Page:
Before we ate, four of the guys left to go get the orphanage’s old bathrooms from up on the mountain. They didn’t have any bathrooms at their land – they just went out into the middle of the field and squatted. Wow! While the guys were gone, the rest of us guys played soccer with four of the boys. We had a blast. The soccer field was a bumpy dirt patch with tiny sticks for goals. No one seemed to mind at all.

The guys returned and unloaded two makeshift toilets for them. It will definitely be better than what they had! After that the children sang several songs for us and then performed a few sketches. One song was actually written by a twelve year old boy – a rap about injustice and how it wouldn’t get them down – they would overcome. Amazing!

We had only planned on feeding the kids, but the orphanage fixed us food as well. We had to eat – it’s disrespectful to turn down food when someone offers it. So we all ate together which was cool. Afterwards, the kids ate bubblegum (I had brought this from home!) and then they sang a few more songs for us. By this time it was after 2:30pm so we left to head back to camp. A great day with them and they (and we) were sad to see us go.

We had  planned to work at the land today, but since it was so late we didn’t have time to do anymore. We did want to go back to the tent city however to give them our extra food and some clothing. Everyone in our camp decided to give all of our clothing to Gerson and heather and some to the tent people. It was a good feeling to be able to give something (even though it wasn’t much).

Most of us took a quick shower (we had been totally drenched in sweat today) and then we loaded up with clothes, food, extra supplies, etc. We headed back to the tent city and it was amazing to see the people who had worked so hard with us this week. The bad part is that this community has a “President” and board that everything goes through. Gerson suggested we leave all of our stuff with the “committee” who could distribute it how they wanted. What we all knew however, was that the committee would either keep it all for themselves or give it to the people they picked. Many of us went around and gave out stuff to the workers and kids we had made friends with during the week. This worked well until some of the committee members arrived and told everyone to leave. They had us pile everything in one pile for them to hand out later. Several of us still handed out stuff to individuals, but the committee started getting upset so we stopped at that point. Everyone did seem truly grateful for all that we had done.

We loaded up the van to leave and started telling everyone goodbye. Many Haitians came to the van to tell us goodbye and many of them said “God Bless You.” Christianity is prevalent here, but so is Voodoo.

Best visual moment of the trip: a young 22 year old boy we called “Son Son” came to the van to say goodbye. There were visible tears in his eyes as he told us thank you. I knew in his heart that he got it. It was truly a God thing. To put things in perspective, Son Son’s parents were killed in the earthquake and he is now raising his three brothers and sisters. He is now their sole provider and leader of that family. May God bless him in his journey.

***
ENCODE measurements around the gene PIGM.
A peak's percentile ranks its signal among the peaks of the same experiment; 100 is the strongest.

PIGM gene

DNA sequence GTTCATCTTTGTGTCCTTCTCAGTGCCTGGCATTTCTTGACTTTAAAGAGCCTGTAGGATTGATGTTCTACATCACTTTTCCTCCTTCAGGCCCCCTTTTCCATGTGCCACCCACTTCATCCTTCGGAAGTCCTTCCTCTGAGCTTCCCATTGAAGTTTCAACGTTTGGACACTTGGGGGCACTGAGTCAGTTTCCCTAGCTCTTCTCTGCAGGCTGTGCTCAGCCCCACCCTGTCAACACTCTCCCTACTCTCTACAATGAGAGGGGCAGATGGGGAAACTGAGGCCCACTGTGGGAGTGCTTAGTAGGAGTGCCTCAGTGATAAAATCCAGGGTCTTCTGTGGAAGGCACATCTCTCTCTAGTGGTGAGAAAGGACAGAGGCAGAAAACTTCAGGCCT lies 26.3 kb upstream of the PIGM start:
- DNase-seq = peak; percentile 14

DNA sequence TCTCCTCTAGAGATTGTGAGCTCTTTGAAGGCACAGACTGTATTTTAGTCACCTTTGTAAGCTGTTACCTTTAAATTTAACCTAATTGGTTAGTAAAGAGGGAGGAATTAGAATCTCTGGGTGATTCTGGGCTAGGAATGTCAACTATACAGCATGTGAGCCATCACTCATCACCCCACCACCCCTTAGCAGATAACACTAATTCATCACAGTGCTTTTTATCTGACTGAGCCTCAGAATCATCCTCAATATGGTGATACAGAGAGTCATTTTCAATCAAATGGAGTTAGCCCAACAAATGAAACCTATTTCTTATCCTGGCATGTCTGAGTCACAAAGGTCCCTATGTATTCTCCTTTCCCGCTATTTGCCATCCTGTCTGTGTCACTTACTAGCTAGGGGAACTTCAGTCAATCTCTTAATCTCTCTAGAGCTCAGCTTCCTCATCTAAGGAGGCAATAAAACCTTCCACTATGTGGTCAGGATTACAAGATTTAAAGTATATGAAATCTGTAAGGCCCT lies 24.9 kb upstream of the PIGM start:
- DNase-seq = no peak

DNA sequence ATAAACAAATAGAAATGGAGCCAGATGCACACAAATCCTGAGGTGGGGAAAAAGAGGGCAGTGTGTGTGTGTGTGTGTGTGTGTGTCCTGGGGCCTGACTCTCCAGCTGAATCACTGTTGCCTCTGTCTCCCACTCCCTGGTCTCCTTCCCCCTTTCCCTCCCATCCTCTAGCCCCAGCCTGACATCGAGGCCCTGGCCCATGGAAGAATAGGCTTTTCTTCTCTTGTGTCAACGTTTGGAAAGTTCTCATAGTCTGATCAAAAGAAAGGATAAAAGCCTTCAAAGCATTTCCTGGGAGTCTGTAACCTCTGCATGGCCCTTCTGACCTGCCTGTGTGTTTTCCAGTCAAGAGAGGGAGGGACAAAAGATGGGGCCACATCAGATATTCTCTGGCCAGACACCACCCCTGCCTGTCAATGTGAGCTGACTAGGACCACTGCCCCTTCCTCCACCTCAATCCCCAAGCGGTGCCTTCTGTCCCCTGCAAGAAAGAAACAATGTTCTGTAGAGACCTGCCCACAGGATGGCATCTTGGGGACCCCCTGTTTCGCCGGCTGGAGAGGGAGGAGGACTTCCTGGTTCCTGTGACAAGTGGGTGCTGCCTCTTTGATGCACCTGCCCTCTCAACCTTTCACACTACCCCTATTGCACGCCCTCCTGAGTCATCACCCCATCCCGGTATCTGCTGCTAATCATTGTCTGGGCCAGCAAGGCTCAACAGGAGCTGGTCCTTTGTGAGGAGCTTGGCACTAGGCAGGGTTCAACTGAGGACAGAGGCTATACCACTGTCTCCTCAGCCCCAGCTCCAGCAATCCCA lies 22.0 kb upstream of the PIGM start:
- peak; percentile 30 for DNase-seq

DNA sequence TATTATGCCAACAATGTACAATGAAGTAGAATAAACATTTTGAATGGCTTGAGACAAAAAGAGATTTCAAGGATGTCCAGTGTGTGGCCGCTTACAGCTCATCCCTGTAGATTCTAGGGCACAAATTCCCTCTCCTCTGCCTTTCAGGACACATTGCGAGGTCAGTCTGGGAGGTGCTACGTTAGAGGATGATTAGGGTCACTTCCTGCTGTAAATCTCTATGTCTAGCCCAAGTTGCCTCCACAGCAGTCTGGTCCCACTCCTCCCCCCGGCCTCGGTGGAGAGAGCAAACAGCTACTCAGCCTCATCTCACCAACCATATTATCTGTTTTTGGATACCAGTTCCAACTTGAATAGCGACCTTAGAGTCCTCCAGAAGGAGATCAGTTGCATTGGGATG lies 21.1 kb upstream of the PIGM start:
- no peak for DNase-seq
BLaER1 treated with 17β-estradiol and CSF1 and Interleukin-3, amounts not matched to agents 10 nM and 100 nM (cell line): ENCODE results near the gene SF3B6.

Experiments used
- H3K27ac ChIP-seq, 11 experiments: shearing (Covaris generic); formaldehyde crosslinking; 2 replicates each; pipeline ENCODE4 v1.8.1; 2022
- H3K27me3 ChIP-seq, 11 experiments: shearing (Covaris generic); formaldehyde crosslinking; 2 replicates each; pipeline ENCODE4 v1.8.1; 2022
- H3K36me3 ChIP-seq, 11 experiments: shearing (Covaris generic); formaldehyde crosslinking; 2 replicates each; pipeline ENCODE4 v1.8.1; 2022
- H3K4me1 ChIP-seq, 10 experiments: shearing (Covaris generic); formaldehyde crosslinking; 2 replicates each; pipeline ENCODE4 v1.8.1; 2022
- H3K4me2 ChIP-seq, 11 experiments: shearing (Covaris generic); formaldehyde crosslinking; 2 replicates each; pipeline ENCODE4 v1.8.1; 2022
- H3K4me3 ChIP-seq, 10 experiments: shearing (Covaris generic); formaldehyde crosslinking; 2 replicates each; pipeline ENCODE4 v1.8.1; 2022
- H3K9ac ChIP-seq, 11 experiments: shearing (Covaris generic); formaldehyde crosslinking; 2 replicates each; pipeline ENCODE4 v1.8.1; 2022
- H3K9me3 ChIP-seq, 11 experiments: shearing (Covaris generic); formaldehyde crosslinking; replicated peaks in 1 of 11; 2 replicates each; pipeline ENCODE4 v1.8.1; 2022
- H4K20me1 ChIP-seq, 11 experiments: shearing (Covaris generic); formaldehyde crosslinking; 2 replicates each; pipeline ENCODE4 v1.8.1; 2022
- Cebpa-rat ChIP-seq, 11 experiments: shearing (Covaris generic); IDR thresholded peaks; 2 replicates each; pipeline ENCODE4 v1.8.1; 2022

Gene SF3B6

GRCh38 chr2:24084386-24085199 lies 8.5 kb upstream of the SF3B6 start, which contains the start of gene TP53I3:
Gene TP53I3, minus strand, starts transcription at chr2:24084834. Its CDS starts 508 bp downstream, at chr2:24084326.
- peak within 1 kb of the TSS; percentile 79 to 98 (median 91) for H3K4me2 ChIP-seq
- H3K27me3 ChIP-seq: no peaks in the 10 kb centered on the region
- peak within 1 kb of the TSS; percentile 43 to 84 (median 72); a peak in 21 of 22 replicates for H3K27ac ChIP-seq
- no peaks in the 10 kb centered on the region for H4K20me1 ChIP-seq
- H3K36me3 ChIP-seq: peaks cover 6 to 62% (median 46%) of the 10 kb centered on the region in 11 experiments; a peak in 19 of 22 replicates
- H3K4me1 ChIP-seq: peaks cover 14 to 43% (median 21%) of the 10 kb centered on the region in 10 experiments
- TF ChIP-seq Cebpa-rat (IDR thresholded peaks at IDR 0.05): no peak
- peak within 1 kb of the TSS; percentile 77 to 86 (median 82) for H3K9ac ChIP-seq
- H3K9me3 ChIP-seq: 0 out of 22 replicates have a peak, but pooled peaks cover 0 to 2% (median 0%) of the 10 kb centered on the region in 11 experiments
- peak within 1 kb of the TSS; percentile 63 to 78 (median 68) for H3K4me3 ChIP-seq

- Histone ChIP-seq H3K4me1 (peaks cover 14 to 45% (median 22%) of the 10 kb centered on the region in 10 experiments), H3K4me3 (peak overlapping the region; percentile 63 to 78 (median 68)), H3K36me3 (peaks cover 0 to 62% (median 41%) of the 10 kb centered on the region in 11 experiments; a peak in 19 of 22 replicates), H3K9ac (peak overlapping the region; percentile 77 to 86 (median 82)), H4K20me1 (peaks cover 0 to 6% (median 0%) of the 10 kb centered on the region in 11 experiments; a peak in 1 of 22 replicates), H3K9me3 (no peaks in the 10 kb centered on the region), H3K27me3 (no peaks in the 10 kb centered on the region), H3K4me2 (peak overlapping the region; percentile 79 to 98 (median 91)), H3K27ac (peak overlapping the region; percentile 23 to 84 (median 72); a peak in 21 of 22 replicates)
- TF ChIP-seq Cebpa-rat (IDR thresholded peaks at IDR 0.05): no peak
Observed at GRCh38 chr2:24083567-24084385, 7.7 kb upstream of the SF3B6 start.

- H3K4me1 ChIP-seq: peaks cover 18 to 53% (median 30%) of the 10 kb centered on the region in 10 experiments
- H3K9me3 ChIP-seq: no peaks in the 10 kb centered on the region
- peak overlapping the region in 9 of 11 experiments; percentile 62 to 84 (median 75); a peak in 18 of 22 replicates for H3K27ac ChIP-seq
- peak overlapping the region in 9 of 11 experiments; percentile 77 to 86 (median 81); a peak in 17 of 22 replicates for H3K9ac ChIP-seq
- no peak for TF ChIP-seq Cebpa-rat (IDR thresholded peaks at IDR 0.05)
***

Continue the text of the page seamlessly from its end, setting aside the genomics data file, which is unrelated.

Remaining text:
We arrived back at camp – wait…back up…there was a local man, a skilled laborer, who helped us lay all the bricks for the foundation. He busted it hard for two days straight. We called him the “Mason Man.” Anyway, we drove to his house to hand deliver some extra food and clothing to him. Mason lived in a remote village that was very hard to get to. We pulled through a rough jungle area and in the trees was a beautiful overlook to the mountains. Amazing sight. We gave him some supplies, took a group picture and then headed to camp.

As we arrived back at camp, several of us made a final trip to the gas station for a soda. I made that trip a total of three times, but each journey I found something new or interesting. It was very strange walking down a broken road with trash and burning piles surrounding you. Motorcycles were everywhere and large buses would pass by quickly. The locals would start at us, not rudely, but with an inquisitive gaze. There are probably not many white visitors to Leogane. 🙂

We returned to camp for dinner. This time it was rice and corn with what I think was a hot dog. It was good whatever it was. After dinner we all hung out. The water purification team was there also and one of them brought his guitar out. For the next hour or so we sang songs together and just shared in worship. A great time and a memorable moment for everyone. At the end, one of their more outspoken girls asked if she could pray for us – a very cool thing. A great blessing and end to our night.

Tomorrow we leave Haiti. We took a few moments to share our thoughts of the week and to plan for the next day. The emotions of a long and impacting week were felt in our group. Sad, but yet hopeful for this tiny country. And of course joyous that we would once again see our families and the place we call home.

Until tomorrow!